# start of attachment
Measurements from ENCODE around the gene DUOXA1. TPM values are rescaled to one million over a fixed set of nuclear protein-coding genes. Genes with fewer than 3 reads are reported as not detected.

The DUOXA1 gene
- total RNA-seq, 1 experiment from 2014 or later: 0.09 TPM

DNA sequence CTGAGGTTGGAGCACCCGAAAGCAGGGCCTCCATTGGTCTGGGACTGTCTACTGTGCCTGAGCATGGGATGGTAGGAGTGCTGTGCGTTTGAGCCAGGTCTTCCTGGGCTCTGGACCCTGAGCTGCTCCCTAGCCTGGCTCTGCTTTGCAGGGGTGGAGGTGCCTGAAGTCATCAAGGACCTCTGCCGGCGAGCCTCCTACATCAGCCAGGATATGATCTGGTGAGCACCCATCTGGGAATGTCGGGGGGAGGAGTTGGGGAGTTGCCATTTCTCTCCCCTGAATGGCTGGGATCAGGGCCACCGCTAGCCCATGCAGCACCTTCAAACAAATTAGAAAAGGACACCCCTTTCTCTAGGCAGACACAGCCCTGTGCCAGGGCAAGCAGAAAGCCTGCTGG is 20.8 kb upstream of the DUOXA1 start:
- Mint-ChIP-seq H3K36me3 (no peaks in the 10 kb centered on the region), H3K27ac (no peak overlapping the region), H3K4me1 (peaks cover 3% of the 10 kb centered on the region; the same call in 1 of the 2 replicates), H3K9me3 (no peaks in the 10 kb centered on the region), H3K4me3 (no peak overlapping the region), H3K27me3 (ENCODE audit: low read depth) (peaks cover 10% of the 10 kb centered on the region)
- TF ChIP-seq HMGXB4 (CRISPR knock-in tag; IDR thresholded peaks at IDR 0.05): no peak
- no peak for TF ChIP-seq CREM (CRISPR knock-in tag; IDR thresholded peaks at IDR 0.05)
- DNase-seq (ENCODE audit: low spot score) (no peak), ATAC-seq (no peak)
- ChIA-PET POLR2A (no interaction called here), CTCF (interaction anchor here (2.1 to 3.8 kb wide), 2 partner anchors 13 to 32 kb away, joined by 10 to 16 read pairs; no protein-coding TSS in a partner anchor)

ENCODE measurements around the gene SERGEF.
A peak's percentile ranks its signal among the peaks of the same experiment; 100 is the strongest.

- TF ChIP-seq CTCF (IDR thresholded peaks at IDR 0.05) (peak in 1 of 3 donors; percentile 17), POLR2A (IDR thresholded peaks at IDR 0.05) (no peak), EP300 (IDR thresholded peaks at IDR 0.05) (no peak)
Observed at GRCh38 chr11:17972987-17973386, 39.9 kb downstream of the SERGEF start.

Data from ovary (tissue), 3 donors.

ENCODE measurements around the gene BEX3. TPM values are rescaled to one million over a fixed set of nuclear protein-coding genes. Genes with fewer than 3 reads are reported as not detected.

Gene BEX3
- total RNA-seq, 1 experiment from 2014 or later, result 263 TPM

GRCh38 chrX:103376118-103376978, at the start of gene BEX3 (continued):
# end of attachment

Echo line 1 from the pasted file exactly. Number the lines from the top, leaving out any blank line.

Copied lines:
Measurements from ENCODE around the gene DUOXA1. TPM values are rescaled to one million over a fixed set of nuclear protein-coding genes. Genes with fewer than 3 reads are reported as not detected.